Nonetheless, I do think the book achieved what it set out to do. The two major themes are worth outlining.

Four types of work

Early on Bill talks about how he needs to get “situational awareness” of where the problems are. One of the tools he arrives at, with Erik’s prompting, is visualizing the work his department is doing, which makes it obvious that there are types of work that had previously been invisible. The categories he identifies (after Erik told him that there were exactly four) are:

  1. Business Projects – the stuff that pays the bills.
  2. Internal IT Projects – Infrastructure changes, improvements, and technical debt would fall here.
  3. Changes – “generated from the previous two”, though honestly I don’t see why this exists independently of the first two.
  4. Unplanned work – arising from incidents or problems that need to be addressed at the expense of other work.

Certainly I like the lesson of visualizing all the work you’re doing and identifying where it comes from, but I don’t understand this particular breakdown. Is a “change” to an existing system really a whole separate category of work from a new project? What value does separating that provide? If the distinction between business and IT projects is significant, why isn’t there a difference between changes to business features and internal IT changes?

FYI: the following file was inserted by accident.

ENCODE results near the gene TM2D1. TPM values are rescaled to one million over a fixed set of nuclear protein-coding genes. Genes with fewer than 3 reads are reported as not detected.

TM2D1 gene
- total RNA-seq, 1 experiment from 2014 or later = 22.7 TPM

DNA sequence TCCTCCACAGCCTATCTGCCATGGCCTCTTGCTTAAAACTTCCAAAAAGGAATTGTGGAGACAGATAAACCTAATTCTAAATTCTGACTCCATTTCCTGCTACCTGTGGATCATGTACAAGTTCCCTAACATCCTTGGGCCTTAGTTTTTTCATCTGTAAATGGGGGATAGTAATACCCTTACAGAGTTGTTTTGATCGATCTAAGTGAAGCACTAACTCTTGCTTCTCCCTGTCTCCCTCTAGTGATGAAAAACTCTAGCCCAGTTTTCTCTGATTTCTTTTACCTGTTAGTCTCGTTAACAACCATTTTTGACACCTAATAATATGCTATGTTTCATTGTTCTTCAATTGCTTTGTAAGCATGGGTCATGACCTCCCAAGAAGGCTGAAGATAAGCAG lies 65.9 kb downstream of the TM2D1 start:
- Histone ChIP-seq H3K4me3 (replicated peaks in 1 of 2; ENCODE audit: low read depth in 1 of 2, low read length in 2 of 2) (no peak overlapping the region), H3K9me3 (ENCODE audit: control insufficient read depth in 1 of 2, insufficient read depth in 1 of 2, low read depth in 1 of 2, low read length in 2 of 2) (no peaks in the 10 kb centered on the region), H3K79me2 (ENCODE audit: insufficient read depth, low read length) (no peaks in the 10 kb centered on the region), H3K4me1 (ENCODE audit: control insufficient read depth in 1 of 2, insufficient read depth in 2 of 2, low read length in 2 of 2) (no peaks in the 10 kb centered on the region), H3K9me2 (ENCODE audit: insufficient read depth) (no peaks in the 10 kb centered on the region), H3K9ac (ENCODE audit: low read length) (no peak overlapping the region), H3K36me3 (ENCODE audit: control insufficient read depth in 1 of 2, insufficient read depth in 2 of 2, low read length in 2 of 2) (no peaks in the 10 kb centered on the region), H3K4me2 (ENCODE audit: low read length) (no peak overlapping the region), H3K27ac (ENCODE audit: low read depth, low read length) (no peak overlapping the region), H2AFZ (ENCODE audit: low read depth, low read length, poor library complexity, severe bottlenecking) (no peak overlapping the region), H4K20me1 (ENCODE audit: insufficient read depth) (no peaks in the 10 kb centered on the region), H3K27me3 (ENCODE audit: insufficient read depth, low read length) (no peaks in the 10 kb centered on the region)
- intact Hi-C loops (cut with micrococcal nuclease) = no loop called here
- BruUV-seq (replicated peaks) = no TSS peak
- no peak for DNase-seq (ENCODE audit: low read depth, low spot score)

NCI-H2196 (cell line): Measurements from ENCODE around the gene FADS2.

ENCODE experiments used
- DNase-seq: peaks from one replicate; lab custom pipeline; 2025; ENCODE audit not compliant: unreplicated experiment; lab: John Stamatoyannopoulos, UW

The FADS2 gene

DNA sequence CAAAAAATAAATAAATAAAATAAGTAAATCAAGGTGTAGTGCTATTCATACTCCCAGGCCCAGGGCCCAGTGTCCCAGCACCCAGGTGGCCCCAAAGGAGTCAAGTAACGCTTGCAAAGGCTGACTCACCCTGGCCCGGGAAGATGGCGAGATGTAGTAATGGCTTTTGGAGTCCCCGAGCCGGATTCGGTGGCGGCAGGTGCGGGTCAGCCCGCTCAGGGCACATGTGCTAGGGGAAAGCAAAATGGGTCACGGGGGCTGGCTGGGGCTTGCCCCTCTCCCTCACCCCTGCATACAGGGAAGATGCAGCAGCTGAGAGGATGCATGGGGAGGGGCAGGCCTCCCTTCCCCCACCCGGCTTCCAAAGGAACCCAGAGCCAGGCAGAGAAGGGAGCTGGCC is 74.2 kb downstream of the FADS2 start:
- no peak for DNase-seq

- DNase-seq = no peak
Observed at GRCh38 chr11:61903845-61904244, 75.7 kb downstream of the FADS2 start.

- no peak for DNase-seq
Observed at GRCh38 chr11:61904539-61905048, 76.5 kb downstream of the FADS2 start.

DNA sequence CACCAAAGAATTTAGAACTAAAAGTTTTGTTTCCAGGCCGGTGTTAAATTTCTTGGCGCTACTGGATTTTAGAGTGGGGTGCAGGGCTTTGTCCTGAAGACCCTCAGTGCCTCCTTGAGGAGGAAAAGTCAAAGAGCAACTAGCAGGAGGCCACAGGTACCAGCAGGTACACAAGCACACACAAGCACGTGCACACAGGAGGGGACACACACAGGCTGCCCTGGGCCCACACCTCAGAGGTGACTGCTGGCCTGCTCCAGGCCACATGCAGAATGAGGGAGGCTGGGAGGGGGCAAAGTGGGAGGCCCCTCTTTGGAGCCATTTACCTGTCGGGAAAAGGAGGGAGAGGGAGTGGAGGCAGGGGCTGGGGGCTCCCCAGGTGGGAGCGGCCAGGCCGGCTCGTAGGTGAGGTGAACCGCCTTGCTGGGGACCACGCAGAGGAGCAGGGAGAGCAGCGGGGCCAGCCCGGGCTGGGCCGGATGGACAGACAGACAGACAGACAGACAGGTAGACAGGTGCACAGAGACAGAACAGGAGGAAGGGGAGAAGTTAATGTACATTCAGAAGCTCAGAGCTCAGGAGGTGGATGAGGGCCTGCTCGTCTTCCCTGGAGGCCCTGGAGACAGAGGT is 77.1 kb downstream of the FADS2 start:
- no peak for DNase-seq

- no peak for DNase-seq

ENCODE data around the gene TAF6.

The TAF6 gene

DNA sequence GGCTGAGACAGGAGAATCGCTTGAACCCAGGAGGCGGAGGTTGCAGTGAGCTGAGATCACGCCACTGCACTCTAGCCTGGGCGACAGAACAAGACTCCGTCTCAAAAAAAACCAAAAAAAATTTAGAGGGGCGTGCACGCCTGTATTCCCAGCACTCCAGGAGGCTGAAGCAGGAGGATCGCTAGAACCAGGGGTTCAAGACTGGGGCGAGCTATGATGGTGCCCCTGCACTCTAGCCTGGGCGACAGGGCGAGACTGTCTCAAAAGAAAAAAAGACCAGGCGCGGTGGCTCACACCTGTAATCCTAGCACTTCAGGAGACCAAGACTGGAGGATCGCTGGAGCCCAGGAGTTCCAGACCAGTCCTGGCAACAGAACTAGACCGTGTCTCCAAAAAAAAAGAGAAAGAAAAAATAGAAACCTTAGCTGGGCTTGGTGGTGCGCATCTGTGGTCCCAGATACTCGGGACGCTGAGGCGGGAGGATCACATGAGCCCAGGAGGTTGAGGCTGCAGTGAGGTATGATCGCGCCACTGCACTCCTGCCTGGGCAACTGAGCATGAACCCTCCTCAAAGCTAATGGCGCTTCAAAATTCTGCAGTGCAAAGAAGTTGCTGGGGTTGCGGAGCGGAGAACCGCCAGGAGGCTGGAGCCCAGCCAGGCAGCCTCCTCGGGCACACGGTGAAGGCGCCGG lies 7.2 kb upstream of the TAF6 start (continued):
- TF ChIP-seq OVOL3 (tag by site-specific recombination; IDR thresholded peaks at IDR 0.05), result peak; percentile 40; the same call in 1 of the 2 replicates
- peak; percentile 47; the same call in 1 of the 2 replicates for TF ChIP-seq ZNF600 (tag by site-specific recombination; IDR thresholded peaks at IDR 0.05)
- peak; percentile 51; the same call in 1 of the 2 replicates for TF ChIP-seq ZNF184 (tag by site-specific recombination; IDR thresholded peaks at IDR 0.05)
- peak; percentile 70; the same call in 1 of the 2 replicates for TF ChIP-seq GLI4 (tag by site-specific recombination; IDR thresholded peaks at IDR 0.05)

It wasn’t clear to me if these four types of work are something that can be found in the literature, where there might be some more justification for them, or if they are an invention of the authors. I’d be interested in learning more about the history here, if there is any. For what it’s worth, given the same homework of identifying four types of work from the hints Erik gave in the book, I might have broken it into either business or internal, and either planned or unplanned.

The Three Ways

These are presented as the guiding principles for DevOps. They’re introduced just as heavy-handedly as the four ways of work. At one point they go as far as saying that anybody managing IT without talking about the three ways is “managing IT on dangerously faulty assumptions”, which sounds like nonsense to me, especially given that they aren’t described as assumptions at all. Even still, the idea holds a bit more water for me. I can even see approaching these as series of prerequisites, each building on the next, or a maturity model (as long as you’re not the kind of person who is allergic to the words “maturity model”).